How to tell if apps are using repeatable read or serializable (5 minutes)

Part of "Repeatable Read and Serializable Isolation Levels (45 minutes)"


How do I tell if my apps are using repeatable read and serializable isolation levels?

Well, the best way to find this is by checking your app code and your connection strings: actually looking in the application. But sometimes it’s a vendor app, and we don’t have the source code.

Sometimes it’s a legacy app, and we don’t have the source code. Sometimes there are political reasons that make it difficult to get the source code. There’s a variety of reasons. We can look for signs in the SQL Server, of whether these isolation levels are employed, but it’s not perfect.

It’s complex because it’s flexible

I can set my isolation level at the session level. I can also use hints. I can run a query where I’m using multiple isolation levels, because I’ve hinted it for one table, and maybe not hinted on another and my default is different. I can do that. So this is difficult to find, but we can see signs of this. Also that escalation in isolation, you know, that foreign key escalation, that’s difficult to see too, because my query didn’t even ask for serializable.

You can look for range lock waits

One thing I can do: when we look at sys.dm_os_wait_stats– which is wait stats since start-up, or the last time they were manually cleared– we can say, do we have any range lock waits in there? If we have range lock waits that have occured, then something’s using serializable. Whether it’s by isolation level escalation, whether it by the a holdlock hint, whether it’s by ‘set transaction isolation level serializable’.

Something’s using that.

Since this gets cleared out when everything’s taken offline I would need to check this regularly or collect this.

And this also doesn’t tell me who was doing it, it tells me that it happened.

We don’t really have a good way to look for this (the range lock waits) in Query Store. Query Store at this point– which is available in SQL Server 2016 and higher– it is using a larger wait category. So I can see a there were lock waits, but I don’t get key range locks, or anything like that. Not taken care of yet by Query Store, I don’t know if it ever will be because it’s not really a monitoring tool. It’s more of an aggregate performance tool. It keeps things aggregate to help keep them light-weight. I don’t know if we’ll ever get the detail of key range locks out of Query Store.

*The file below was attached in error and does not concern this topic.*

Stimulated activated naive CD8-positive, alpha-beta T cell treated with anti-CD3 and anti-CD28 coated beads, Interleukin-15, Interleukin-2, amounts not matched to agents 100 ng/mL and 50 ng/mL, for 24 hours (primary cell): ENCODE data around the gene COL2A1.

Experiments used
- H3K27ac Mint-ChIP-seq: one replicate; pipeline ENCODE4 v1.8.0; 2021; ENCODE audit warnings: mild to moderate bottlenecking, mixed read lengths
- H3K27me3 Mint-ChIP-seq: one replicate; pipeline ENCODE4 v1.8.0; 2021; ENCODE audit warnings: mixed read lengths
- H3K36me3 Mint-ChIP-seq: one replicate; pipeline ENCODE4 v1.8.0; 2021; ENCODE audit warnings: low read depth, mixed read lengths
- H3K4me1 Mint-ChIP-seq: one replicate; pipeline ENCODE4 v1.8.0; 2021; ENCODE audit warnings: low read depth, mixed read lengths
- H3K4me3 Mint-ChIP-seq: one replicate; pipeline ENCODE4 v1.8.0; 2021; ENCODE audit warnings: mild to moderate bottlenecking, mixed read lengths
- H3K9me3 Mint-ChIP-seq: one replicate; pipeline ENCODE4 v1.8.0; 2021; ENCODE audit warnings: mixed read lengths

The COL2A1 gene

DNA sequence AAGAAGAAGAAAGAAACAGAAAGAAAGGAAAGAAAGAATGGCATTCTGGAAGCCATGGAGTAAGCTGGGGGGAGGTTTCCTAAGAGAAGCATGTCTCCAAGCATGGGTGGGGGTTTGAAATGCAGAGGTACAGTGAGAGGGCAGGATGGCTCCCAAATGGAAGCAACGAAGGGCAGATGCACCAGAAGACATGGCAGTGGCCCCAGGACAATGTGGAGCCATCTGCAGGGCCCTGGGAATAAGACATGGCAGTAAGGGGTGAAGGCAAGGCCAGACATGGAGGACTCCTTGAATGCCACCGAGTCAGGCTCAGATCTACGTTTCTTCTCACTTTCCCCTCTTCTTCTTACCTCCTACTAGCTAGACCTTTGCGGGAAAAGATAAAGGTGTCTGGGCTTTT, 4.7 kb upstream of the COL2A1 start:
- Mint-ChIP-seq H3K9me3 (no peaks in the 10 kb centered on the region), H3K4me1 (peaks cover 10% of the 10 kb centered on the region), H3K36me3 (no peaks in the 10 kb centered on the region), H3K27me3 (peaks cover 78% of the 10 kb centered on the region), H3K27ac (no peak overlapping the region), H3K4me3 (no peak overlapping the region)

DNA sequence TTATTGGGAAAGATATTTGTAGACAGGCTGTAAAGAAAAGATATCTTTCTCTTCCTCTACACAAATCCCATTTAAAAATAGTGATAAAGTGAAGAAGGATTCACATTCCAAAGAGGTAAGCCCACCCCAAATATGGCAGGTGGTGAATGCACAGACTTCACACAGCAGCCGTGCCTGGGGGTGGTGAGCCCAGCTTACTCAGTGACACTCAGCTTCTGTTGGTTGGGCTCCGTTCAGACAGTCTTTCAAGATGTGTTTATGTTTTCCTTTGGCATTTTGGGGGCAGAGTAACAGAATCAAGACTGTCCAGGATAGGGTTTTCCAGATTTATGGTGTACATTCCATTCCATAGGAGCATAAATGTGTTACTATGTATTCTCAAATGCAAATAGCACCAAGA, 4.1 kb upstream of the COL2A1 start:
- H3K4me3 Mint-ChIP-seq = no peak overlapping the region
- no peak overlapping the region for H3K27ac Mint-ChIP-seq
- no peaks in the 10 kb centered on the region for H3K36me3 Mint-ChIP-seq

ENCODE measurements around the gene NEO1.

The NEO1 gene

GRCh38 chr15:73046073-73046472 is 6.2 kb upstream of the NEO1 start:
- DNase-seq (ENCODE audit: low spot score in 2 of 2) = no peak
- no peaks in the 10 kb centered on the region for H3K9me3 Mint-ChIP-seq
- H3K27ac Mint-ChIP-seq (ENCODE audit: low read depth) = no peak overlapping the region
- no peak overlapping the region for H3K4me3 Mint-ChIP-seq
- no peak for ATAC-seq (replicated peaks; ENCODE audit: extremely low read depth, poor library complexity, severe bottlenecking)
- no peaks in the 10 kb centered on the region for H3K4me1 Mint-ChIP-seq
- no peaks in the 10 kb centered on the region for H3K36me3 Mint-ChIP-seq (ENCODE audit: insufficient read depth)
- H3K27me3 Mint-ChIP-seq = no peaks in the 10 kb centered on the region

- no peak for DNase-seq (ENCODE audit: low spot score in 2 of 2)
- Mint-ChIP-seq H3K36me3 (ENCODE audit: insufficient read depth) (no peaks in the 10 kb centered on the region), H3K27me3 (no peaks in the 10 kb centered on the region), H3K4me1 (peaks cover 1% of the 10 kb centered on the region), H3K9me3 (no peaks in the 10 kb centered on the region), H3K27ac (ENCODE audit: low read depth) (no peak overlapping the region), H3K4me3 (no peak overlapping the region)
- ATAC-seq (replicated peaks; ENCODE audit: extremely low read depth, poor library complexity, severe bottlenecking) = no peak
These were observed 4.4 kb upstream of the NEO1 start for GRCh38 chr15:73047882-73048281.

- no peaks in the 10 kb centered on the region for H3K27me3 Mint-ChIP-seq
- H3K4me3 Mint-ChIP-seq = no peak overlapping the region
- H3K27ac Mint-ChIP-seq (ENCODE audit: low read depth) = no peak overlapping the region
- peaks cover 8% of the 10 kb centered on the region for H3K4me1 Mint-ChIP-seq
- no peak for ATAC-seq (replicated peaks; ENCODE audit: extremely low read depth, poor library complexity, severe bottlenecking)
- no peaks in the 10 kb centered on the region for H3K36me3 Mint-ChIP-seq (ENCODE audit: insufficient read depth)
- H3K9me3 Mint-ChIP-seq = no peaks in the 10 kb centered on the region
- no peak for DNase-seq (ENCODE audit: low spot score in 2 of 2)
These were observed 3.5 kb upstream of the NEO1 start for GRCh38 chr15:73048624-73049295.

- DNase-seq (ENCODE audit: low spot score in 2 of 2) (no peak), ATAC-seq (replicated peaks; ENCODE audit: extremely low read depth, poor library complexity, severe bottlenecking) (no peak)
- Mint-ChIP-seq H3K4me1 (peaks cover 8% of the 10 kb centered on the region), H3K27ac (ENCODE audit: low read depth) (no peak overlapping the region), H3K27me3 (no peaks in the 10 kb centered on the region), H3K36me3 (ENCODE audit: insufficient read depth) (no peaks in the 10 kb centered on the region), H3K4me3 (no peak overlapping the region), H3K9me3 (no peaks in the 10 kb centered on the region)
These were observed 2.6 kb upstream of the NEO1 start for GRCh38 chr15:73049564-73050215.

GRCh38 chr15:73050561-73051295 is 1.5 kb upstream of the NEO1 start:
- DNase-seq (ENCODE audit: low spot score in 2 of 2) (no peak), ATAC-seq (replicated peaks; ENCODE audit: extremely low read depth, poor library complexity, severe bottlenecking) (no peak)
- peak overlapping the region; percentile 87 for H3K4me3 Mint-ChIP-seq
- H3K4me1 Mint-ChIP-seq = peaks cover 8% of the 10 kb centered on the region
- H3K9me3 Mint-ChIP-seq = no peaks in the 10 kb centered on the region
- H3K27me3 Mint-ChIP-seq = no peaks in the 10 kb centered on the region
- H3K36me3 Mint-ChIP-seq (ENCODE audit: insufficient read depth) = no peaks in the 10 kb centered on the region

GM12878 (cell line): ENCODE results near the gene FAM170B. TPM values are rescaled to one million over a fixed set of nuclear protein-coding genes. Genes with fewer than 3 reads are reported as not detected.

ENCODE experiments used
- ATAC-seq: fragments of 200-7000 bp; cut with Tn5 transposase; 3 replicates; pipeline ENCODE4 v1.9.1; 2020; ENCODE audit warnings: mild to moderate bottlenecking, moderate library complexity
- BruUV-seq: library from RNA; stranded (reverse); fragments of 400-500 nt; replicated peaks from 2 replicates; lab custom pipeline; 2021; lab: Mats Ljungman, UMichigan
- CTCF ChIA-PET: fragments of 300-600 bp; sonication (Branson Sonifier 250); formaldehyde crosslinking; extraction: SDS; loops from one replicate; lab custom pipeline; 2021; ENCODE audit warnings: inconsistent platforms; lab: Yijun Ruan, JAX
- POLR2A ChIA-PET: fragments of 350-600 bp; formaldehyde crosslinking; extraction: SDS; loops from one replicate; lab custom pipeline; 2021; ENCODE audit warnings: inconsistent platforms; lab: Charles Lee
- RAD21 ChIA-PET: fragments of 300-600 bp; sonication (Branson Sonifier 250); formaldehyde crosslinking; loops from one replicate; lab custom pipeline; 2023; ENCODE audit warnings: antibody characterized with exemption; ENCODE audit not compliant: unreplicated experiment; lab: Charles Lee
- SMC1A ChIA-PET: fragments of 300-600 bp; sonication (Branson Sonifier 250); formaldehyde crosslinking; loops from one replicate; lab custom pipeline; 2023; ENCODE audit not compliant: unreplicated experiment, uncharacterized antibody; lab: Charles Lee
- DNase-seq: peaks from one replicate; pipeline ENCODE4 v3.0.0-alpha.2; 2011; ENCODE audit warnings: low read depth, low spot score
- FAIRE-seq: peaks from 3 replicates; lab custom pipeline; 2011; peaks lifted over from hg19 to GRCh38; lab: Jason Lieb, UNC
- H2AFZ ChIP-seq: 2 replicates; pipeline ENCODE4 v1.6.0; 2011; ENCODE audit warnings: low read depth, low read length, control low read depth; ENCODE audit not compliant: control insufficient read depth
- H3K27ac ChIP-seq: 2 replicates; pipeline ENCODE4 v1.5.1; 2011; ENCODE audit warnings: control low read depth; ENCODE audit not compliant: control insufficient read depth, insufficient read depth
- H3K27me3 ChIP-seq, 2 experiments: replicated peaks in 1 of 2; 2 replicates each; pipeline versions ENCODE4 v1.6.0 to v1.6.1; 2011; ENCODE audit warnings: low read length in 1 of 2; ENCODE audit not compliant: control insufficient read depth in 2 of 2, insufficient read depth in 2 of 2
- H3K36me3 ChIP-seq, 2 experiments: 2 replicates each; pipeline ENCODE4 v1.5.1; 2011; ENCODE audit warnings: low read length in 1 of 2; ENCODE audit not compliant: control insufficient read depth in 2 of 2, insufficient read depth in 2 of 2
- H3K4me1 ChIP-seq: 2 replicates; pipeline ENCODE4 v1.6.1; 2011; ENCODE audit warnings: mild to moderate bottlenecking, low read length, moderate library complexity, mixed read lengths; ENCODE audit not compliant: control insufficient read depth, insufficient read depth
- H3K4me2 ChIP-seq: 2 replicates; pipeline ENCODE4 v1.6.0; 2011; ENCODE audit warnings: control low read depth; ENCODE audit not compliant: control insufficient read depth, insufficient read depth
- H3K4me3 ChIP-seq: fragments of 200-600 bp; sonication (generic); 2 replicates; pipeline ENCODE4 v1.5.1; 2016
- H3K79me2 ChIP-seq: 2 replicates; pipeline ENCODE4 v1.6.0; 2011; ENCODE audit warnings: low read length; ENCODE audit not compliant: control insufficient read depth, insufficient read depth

You can look at the session-level isolation setting for connected sessions

We can also look at all the sessions that are connected to the SQL Server, and look at what their isolation level for the session level is. Transaction isolation level 2 is read committed. I’m saying are there any sessions connected with a different isolation level. Right now, there are not.

If I set my isolation level to repeatable read when I go and run this again now it says well, here is your session, session 57, the isolation level is 3, which is repeatable read.

I can see for sessions that are connected, what is their isolation level.

You can look for isolation hints in queries in the plan cache

I could also look for queries who have hinted isolation levels. Maybe I’m looking in the Query Store in a database that’s collected query plans [by having Query Store enabled]. Maybe I’m looking in the plan cache. But if queries are using a hint as part of the query text, I do get query text in my plan cache and in Query Store. This query is hinting repeatable read. This query is using a holdlock hint which hints serializable [as does the serializable hint, they are equivalent].

Since I ran those, now those queries: if I look at my execution plan cache… I’m simply I’m doing, you know, this is not very elegant TSQL. I’m looking for all the stuff in sys.dm_exec_query_stats, and I’m getting the text and the plan, and just doing a brute search and saying– the text has one of these hints in there:

  • repeatableread
  • holdlock
  • serializable

I have done a lower, so that I don’t have to account for the fact taht different cases could be used, so I have done a lower on the text, so that I at least only have to do my hacky search once. But is not an elegant, refined way to search. It could take a long-time to run it you have a big query cache. But at least I can find that these happen to be currently in my cache.

My cache may be volatile, right, I may miss something. I can look for these traces of it, but there’s no simple: absolutely yes / absolutely no, and these are queries to find it, because of the flexibility that we have in using it.